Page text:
Online school is a cheaper way to educate

Florida Virtual School has less overhead and higher test scores than average public schools.

By , Staff writer of The Christian Science Monitor

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    Using a public library laptop, rising seventh-grader Andrea Bryant, studies science through the Florida Virtual School program.
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It's a sultry summer day, and Andrea Bryant is holed up in the chill of the public library, clicking her way through an online science course to make up for the one she failed in sixth grade.

Offering online summer-school classes instead of face-to-face teaching has been a popular way for school districts facing budget cuts to save this year. But Andrea's state has long been racking up savings through its year-round Florida Virtual School (FLVS), often cited as a model of efficiency.

Based in Orlando, it serves everyone from home-schoolers to traditional school students who need an extra course for catch-up or enrichment. The state treats it as a school district of sorts, but funds it at a significant savings over its bricks-and-mortar counterparts.

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The state doesn't have to pay for busing, food, or building maintenance for this "district." Its per-pupil costs are lower as well. About 54,000 Florida students completed a total of 116,000 semester-long courses through FLVS in 2007-08. That translates into just over 9,600 "full-time equivalent" students – and for each of those the state saves about $1,000, according to a study by the nonprofit group Florida TaxWatch. Enrollment has been growing fast.

Schools save indirectly, too, because of this option. A small group of students might be able to take Latin or an advanced biology course through FLVS, for instance, rather than their school having to hire teachers with those specialties. And every time a student is promoted to the next grade because they pass a class through FLVS that they failed in the regular classroom, a year's worth of costs are saved on that student.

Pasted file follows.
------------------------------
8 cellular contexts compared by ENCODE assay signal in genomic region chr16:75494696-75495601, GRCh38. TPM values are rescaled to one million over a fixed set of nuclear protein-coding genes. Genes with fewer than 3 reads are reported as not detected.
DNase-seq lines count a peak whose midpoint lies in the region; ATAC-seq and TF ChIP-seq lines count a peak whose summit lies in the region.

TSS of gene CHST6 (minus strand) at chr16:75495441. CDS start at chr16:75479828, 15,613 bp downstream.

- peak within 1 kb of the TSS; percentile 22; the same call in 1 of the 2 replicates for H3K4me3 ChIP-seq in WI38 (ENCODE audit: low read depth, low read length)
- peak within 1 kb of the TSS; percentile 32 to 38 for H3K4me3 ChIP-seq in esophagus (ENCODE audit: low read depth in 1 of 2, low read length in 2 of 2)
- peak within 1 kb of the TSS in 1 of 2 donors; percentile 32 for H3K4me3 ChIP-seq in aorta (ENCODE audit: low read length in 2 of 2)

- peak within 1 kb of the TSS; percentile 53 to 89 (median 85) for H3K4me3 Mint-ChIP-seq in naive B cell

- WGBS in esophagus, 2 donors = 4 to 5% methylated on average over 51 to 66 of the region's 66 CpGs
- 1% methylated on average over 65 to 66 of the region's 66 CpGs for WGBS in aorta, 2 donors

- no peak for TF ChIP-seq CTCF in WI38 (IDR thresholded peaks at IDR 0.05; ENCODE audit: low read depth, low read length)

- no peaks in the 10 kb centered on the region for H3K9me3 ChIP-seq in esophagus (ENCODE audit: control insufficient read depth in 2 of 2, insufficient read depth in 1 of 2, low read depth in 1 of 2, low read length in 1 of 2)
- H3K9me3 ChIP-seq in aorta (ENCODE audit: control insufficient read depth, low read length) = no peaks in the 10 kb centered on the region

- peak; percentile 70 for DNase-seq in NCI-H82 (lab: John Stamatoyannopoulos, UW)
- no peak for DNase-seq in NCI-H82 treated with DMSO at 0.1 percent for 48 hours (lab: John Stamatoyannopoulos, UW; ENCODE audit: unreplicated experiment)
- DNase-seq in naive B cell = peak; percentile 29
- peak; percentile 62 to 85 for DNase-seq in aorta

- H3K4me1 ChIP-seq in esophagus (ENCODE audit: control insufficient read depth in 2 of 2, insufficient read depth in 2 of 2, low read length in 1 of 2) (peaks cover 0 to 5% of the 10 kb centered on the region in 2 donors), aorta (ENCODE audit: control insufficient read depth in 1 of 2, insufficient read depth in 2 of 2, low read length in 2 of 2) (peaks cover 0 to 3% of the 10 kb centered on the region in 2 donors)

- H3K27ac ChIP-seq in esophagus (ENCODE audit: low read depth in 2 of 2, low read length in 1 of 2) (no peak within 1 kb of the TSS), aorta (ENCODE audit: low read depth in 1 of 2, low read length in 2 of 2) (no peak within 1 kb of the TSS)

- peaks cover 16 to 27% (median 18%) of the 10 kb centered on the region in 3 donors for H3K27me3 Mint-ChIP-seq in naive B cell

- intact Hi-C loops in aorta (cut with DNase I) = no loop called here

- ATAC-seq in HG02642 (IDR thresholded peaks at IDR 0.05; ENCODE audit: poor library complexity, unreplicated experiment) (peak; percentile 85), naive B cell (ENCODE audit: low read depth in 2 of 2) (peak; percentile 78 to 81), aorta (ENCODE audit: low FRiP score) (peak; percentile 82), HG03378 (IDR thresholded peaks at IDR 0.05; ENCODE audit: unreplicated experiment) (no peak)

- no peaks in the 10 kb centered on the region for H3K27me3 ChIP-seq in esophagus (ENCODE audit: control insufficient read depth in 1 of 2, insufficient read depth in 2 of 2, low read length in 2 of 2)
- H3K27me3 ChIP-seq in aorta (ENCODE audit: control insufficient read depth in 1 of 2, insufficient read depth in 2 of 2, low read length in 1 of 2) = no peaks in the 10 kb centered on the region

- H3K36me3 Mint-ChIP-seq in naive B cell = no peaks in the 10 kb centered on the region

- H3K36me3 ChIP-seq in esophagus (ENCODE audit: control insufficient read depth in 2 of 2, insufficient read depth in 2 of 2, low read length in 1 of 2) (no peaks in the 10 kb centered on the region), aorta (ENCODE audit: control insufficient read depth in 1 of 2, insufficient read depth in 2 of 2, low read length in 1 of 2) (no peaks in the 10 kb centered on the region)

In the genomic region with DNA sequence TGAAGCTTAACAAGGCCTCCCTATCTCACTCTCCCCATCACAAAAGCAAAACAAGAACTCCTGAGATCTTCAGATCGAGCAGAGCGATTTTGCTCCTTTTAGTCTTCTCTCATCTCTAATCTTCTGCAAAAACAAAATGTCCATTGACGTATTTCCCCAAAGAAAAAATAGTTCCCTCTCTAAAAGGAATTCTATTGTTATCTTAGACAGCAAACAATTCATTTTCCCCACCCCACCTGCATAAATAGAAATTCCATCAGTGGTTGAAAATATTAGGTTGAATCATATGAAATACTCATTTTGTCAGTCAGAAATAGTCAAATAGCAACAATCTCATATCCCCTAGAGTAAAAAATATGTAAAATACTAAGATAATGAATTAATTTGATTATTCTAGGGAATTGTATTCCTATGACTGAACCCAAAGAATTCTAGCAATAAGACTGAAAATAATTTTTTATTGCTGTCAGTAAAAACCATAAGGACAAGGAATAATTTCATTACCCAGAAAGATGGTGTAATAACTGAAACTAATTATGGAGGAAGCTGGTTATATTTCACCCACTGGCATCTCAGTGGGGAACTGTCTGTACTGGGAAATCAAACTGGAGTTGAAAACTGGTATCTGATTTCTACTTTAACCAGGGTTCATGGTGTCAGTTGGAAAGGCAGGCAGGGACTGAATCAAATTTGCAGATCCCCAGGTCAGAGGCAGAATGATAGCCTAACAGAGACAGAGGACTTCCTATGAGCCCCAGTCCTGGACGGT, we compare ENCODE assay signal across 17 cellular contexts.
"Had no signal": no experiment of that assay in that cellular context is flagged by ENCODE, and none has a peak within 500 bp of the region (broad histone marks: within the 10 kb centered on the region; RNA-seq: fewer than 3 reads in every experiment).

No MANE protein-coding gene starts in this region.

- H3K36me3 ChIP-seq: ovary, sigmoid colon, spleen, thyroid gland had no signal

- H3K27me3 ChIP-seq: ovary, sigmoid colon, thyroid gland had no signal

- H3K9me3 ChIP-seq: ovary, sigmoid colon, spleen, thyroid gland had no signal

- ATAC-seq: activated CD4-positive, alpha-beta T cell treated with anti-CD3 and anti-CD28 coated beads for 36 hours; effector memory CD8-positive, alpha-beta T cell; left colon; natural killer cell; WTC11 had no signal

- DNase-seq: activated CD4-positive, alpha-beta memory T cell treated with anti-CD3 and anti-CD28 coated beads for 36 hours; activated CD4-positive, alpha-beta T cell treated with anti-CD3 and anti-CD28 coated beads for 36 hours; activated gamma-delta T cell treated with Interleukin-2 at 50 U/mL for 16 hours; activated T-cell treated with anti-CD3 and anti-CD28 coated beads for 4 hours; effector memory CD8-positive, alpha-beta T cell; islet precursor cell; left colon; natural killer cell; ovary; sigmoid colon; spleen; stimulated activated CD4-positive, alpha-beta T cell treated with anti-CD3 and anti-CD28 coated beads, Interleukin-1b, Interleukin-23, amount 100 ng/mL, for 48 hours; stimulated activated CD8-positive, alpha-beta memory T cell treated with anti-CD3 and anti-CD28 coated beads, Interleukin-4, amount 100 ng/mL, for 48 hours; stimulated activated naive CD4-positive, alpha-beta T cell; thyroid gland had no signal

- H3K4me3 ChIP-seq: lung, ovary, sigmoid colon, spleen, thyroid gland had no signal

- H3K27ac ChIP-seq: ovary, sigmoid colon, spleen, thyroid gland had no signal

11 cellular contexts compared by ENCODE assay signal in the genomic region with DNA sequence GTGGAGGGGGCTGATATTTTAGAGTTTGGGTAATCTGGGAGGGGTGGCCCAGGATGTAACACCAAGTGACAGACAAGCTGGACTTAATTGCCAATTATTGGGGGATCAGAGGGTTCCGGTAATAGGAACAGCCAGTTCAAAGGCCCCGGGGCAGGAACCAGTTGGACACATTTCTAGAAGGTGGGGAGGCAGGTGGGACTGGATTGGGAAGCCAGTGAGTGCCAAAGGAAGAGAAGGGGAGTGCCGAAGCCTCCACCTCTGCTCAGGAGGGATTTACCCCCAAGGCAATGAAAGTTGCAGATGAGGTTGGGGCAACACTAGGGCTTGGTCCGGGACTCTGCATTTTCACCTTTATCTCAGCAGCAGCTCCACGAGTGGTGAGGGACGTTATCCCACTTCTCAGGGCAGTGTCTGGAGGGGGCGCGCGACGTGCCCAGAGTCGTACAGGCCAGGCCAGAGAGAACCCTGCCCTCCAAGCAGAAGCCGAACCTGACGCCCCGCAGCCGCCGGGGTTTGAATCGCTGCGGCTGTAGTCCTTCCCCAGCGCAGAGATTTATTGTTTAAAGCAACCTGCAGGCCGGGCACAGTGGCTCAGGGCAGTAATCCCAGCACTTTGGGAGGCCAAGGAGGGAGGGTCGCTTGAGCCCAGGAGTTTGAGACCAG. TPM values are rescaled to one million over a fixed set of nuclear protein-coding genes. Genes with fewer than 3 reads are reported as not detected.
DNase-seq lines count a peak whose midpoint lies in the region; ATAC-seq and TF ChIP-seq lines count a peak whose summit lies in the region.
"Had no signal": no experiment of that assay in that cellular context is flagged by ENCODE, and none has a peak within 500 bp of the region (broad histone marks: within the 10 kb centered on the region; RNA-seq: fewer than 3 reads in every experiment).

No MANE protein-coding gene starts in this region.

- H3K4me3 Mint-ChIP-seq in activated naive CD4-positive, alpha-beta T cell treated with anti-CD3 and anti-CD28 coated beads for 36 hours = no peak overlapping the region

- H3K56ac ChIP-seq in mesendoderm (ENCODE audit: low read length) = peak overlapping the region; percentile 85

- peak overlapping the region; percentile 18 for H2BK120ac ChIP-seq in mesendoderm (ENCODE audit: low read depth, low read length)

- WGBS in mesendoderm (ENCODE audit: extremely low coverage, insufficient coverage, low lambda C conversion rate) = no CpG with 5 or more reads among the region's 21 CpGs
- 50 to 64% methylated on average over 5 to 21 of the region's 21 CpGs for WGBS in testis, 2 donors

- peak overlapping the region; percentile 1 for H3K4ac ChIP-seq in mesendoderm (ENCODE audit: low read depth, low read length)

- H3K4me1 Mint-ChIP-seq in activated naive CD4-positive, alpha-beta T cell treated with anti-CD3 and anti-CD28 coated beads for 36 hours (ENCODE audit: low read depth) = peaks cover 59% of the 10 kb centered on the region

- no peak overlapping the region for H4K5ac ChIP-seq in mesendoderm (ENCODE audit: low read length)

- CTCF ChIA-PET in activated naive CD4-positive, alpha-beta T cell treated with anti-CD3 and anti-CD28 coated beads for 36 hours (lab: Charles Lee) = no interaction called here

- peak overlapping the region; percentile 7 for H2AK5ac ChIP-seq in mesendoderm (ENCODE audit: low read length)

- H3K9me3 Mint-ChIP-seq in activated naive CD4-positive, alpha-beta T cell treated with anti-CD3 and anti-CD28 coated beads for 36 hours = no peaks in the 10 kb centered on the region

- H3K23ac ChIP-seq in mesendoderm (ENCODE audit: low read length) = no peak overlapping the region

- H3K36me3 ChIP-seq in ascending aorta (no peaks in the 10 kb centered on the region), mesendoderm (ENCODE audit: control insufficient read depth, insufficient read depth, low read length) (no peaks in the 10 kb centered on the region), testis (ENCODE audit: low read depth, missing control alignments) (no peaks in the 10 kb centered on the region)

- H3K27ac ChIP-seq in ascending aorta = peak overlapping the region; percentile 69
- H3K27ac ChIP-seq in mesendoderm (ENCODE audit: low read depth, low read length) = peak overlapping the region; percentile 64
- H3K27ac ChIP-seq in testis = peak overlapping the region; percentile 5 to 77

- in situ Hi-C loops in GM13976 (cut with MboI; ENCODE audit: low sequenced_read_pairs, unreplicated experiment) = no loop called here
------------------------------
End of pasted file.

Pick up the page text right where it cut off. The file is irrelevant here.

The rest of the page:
The funding model for FLVS is particularly innovative. The school gets state dollars not for every student who enrolls, but only for those who complete their course with at least a D.

"When it works at its best, [online learning] is outcome-based rather than based on seat time.... That's a huge change from the factory-model system" of most schools, says Michael Horn, coauthor of "Disrupting Class: How Disruptive Innovation Will Change the Way the World Learns."

While many schools add computers into standard classroom practice and only marginally improve the status quo, the "anytime, anywhere" approach of online learning better taps into the technology's potential, he adds.

Students enrolled in FLVS courses achieve higher test scores than those in the state's traditional public school courses. In 2006, 70 percent of FLVS sixth-graders earned a passing score in math on the Florida Comprehensive Assessment Test, compared with 53 percent of all public school students; in reading, the figures were 80 percent versus 64 percent; and on college-level Advanced Placement exams, FLVS students scored an average of 3.05 on a five-point scale, compared with 2.49 for all public school students.

The teachers – who communicate with students via e-mail, instant messaging, and phone (especially when it's time to conduct oral tests) – earn high marks in surveys of students and parents.

"Everybody likes the computer ... [and] I can do this on my own time," says Andrea, an aspiring thespian. Her mother, Angela Bryant, however, is concerned about the time lag of a day or so between Andrea's sending a question and her receiving the teacher's answer the next time she gets to the library (they don't have high-speed Internet at home). "I'm sure the virtual class is ... an affordable situation [for the district], and that's fine, but it needs tweaking," Ms. Bryant says.

The number of K-12 students taking online classes nationwide grew 10-fold between 2001 and 2007, to nearly 2 million students, according to University of Florida professor Cathy Cavanaugh.

"Three years ago, online learning was simply a choice program in many [education] leaders' minds," says Julie Young, president and CEO of FLVS, which also contracts services to districts outside Florida.

"This year it's a staple," she continues. "Students are demanding it ... and schools need gap fillers."

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